In the first place, then, among the many arguments, or rather cavils, raised against this imputation, I shall only take notice of such as the Scriptures seem to give some weight to; for I speak not now to those who reject the Scriptures.


It is objected by some, that justice can never allow one man either to be punished for the sin, or rewarded for the righteousness, of another; and that, accordingly, God tells us by Ezekiel xviii. 20, The soul that sinneth, it shall die; the son shall not bear the iniquity of the father, neither shall the father bear the iniquity of the son: the righteousness of the righteous shall be upon him, and the wickedness of the wicked shall be upon him.'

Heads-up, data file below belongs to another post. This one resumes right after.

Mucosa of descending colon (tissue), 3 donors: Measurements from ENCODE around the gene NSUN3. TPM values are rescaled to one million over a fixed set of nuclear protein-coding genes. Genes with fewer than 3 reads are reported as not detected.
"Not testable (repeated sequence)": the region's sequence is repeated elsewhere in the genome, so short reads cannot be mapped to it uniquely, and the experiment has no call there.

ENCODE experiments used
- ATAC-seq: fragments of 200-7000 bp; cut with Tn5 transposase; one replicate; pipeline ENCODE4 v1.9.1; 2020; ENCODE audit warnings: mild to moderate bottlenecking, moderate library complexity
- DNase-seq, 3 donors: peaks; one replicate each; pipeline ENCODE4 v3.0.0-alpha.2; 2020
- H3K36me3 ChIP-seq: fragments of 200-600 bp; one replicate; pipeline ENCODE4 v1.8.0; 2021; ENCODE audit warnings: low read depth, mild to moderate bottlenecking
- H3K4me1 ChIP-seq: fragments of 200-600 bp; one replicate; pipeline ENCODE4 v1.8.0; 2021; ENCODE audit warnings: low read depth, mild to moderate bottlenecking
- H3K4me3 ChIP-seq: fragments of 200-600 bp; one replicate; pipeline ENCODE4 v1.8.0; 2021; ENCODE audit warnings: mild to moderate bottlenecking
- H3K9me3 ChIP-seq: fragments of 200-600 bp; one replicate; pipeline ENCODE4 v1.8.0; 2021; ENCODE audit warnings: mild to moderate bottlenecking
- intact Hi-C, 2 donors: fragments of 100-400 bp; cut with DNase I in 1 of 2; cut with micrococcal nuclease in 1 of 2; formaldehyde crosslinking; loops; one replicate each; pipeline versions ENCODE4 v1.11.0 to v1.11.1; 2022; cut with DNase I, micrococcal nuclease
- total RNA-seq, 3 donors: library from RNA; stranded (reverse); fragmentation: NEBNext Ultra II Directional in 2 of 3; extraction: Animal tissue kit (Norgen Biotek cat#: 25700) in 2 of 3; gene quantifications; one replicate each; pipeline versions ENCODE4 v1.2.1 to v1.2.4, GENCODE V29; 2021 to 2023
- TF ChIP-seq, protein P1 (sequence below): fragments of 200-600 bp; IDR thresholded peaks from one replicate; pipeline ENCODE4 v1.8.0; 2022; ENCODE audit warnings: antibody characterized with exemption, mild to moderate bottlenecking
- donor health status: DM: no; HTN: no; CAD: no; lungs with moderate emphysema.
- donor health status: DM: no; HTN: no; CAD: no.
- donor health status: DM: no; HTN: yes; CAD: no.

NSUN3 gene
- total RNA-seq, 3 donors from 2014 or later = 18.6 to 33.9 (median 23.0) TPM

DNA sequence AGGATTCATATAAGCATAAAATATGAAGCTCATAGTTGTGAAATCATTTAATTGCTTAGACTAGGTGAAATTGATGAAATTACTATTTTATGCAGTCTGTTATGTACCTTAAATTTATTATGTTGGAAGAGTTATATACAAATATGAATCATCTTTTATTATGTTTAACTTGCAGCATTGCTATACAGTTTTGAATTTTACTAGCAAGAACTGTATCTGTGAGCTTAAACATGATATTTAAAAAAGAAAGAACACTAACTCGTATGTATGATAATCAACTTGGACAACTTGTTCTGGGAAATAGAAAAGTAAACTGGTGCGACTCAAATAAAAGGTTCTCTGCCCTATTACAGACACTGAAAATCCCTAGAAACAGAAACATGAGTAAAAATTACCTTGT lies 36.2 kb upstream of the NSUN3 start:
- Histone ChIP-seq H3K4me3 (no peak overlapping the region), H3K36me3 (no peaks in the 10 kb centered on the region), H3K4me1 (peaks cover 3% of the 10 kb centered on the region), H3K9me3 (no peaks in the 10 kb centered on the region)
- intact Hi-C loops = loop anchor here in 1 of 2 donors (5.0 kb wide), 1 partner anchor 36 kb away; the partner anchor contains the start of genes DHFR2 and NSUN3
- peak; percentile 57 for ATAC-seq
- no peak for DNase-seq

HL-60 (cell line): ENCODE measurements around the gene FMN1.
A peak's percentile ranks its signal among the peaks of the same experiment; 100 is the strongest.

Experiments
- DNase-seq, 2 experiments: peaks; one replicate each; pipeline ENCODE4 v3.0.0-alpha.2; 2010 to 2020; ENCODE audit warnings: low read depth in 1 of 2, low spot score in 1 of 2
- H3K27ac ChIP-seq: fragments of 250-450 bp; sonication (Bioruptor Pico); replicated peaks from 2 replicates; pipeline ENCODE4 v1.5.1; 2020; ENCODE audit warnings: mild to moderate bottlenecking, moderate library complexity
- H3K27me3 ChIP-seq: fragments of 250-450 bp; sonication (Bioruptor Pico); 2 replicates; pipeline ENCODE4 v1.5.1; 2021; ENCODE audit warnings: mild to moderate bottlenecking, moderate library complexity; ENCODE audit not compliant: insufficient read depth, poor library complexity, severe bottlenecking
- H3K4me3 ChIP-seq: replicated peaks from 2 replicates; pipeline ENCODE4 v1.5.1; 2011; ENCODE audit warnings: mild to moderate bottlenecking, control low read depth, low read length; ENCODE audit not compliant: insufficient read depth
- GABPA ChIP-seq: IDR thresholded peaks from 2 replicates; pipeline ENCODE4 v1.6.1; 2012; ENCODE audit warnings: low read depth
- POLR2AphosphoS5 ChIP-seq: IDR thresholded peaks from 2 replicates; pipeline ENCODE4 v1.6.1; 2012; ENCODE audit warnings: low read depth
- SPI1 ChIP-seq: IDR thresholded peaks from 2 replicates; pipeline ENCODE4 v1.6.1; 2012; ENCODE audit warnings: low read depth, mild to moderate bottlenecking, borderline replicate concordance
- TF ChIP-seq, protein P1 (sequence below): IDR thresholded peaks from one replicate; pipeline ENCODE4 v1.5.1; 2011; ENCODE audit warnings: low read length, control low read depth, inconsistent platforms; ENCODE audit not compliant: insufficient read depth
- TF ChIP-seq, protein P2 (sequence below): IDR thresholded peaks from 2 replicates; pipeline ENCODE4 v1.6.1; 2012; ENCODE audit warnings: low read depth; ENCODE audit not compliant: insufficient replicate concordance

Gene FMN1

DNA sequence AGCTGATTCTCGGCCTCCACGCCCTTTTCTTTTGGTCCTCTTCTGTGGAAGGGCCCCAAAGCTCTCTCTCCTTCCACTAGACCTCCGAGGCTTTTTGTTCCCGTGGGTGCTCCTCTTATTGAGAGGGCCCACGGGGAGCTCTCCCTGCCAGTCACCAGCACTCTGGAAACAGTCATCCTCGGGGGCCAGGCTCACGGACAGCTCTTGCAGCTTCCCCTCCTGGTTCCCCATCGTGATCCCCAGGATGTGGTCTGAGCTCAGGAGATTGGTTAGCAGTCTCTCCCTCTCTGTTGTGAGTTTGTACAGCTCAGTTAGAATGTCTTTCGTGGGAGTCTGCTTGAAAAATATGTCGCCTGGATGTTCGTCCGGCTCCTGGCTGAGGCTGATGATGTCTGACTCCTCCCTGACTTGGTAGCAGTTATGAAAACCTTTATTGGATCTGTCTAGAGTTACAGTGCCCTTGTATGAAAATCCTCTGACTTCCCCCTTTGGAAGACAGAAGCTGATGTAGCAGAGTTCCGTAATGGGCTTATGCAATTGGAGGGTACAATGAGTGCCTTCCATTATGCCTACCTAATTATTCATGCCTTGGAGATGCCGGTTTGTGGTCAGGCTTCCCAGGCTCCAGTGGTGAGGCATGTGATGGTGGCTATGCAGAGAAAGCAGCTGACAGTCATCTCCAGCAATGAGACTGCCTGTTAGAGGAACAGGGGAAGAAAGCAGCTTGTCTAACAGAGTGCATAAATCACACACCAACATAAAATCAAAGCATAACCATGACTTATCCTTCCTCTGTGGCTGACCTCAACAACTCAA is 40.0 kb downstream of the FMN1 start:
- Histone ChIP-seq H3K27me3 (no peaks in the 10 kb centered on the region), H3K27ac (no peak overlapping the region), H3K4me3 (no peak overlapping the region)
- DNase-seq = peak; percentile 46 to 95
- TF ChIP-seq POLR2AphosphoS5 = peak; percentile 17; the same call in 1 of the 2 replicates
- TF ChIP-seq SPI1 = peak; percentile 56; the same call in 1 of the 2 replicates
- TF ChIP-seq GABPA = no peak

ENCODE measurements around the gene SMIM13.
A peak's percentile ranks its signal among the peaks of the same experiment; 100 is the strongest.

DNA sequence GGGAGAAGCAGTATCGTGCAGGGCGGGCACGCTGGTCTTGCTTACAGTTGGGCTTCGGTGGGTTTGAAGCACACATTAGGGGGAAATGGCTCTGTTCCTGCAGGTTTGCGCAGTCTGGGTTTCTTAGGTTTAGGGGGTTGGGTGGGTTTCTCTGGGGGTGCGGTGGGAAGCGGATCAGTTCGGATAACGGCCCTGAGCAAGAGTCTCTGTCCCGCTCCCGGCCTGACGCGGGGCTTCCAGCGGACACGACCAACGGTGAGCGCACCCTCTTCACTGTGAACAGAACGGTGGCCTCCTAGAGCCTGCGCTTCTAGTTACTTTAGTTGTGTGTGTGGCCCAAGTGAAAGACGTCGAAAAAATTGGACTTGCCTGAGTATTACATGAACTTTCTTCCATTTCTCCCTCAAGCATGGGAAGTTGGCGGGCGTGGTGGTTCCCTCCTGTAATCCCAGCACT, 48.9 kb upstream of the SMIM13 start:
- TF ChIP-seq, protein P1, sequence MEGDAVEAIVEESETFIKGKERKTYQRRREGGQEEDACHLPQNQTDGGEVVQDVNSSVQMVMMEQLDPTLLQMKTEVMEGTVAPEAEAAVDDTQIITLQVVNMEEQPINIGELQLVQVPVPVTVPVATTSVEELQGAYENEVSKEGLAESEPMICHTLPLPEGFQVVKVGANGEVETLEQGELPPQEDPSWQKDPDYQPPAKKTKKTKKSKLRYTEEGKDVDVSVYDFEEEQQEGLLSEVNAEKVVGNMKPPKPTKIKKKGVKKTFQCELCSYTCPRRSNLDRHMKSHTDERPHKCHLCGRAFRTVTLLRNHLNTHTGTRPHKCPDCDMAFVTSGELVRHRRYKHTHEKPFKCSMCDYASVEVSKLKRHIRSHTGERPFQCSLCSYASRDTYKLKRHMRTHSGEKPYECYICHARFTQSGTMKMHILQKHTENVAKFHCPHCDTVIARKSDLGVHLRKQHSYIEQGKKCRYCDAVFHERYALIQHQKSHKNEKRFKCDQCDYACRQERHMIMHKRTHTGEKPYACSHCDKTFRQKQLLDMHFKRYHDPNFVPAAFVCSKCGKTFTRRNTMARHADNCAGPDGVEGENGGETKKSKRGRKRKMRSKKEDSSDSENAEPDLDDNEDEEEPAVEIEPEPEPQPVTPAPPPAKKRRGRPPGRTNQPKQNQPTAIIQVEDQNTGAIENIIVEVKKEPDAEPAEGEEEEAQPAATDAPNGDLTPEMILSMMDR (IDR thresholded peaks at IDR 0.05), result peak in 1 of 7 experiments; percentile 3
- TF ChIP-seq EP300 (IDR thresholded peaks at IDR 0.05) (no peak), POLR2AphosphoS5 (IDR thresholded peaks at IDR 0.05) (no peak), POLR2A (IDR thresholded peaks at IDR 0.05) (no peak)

These words, and a good deal more in that chapter to the same effect, are God's reply to the Israelites, who, alluding to the second commandment, had said, 'Why? doth not the son bear the iniquity of the father? The fathers have eaten sour grapes, and the children's teeth are set on edge.' They are likewise a close paraphrase on Deut. xxiv. 16. 'The fathers shall not be put to death for the children, neither shall the children, be put to death for the fathers; every man shall be put to death for his own sin.' Now as the second commandment, was a part of the moral, so this is a part of the judicial, or civil law given by Moses; and therefore the one is, as to the Mosaic economy, appositely returned in answer to the other. Yet herein it is, by no means said, God will not, in his general and providential economy, visit the sins of the fathers upon the children, unto the third and fourth generation.' These words of the second commandment must be true, as well as those of the prophet; as true, I mean, in respect to God's providential visitations, as those of the prophet are in respect to the aforementioned precept of the judicial law: which precept is here made the basis, for so much, of a new and spiritual dispensation, namely, of the Christian; for it does not appear, that, from the days of the prophet to those of Christ, the Jews were on a different footing, as to this matter, from that on which they had been before the prophecy was uttered.